Colombian Laura Mora Ortega has already shown with her previous film “Matar a Jesus” that she is an author to watch out for, and she confirmed expectations with her next film. A sensational adventure drama about five friends from Medellin who will embark on an odyssey through Colombia to find a piece of land that one of them inherited from their grandmother. “Los reyes del mundo” won the top prize at the prestigious festival in San Sebastian, and it is a film with which we get to know all the splendor and misery of today’s Colombia, a country ravaged by crime and decades of civil wars.
It was the end of the civil war that brought something good to a young man from the streets of Medellin named Ra. His family was previously driven from the village that was once occupied by one of the numerous paramilitary organizations there, and as the war ended, the state decided to return the land to its former owners. Just like his friends Culebro, Sere, Winny and Nano, he is a street kid whose whole family has died. They manage and survive in that real jungle on the Medellin asphalt where they are chased and harassed by stronger and more powerful street gangs, and when Ra gets the solution that his land is returned to him deep in the province of the earth, they will all naively think that they have finally got their place under the sun.
Five marginalized kids, completely wild 15, 16, 17 and 18-year-olds who, although they have spent their whole lives in the big city, as if they lived outside of civilization, will think that they too have finally started. They will believe that peace, security and a place where they can be themselves and where no one will touch them will be found deep in the countryside and will embark on a fascinating journey full of dangers during which they will learn both the worst and the best of their country. And we have no illusions about these kids, because it is clear to us that they are young savages who behave as if no laws and rules apply to them, but rather have their own code of conduct. These are real vandals who don’t even know how to behave in a civilized manner and demolish public lighting on the way, destroy corrals for livestock that they come across on the way.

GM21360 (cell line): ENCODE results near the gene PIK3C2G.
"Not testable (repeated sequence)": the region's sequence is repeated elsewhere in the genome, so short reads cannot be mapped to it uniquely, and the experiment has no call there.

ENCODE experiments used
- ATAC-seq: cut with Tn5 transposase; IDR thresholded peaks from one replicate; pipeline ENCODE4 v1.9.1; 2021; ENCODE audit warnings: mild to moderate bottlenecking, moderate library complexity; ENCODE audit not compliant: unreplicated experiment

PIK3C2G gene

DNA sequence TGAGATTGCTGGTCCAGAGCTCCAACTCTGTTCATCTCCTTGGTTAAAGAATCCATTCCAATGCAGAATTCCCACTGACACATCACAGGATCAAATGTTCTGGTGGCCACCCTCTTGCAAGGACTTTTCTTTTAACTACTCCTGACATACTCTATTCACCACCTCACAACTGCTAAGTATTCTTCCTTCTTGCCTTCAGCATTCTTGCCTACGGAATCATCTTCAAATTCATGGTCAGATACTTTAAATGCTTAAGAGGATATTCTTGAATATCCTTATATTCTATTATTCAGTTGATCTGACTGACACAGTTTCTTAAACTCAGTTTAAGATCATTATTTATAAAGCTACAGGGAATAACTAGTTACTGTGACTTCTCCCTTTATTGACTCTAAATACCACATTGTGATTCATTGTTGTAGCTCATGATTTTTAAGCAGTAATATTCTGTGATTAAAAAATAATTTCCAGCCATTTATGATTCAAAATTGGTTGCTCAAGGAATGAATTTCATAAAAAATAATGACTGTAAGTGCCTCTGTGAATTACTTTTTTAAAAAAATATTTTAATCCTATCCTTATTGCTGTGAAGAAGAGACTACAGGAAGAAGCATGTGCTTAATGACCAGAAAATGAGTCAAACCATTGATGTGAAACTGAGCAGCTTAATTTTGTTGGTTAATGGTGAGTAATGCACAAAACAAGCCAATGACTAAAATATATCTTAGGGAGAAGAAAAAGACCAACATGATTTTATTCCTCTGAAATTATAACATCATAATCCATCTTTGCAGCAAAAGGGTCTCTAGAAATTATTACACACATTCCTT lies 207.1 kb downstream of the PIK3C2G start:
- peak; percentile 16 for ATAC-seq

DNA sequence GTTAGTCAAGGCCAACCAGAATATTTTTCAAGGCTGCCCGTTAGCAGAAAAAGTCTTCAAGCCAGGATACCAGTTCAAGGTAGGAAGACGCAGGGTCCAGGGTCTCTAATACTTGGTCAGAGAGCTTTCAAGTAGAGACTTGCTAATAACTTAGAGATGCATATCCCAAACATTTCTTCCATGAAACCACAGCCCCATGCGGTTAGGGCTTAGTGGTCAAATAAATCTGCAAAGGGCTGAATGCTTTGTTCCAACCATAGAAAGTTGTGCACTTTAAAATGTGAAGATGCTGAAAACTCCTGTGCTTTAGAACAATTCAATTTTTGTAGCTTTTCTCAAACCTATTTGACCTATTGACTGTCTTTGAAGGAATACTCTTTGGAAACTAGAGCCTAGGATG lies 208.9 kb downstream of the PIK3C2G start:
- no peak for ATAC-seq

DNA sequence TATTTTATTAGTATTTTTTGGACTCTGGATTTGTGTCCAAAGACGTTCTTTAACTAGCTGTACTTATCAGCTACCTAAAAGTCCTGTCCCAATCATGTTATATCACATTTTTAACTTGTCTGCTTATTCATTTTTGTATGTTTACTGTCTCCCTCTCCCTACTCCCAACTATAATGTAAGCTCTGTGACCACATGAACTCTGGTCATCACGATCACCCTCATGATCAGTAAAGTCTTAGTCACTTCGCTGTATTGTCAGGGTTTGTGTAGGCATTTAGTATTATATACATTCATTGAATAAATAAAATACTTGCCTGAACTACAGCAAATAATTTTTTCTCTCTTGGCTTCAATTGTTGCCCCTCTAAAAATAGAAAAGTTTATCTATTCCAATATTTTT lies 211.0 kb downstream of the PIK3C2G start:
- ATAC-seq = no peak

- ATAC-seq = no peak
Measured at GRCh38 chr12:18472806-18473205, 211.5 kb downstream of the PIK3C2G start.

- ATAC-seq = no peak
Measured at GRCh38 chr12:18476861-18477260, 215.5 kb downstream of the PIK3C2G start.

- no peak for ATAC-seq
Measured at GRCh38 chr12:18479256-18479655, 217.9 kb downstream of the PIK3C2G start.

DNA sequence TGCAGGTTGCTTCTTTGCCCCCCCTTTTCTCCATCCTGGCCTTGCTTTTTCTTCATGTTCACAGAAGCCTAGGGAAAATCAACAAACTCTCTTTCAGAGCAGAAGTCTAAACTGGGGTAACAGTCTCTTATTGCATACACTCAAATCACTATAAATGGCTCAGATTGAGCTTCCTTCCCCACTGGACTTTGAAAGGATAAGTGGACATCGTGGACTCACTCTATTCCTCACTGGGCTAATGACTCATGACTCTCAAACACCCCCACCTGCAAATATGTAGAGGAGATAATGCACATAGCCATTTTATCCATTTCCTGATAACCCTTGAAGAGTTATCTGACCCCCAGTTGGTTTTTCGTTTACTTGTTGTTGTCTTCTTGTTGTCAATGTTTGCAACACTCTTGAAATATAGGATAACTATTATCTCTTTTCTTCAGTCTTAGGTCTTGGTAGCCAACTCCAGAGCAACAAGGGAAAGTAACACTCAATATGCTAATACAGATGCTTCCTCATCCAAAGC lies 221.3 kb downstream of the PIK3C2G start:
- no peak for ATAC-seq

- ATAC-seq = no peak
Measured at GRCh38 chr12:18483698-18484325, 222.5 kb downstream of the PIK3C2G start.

Such behavior will cost them dearly in the end, and these angry and wild kids are willing to pay a high price to get their piece of paradise. Although Ortega shot “The Kings of the World” in a realistic, almost naturalistic style and it seems incredibly authentic and real, at the same time it is an extremely poetic film shot with a lot of style. A film with which we get to know all the absurdities and wonders of the fascinating South America, especially Colombia, where the cities are packed like a pomegranate, and the rest of that beautiful country is desolate. It is an understatement to say that the environment and the photography are wonderful, and these perfect marginals will understand by the end that the real Colombian jungle is perhaps even more dangerous than the asphalt jungle they are used to and in which they still know some rules.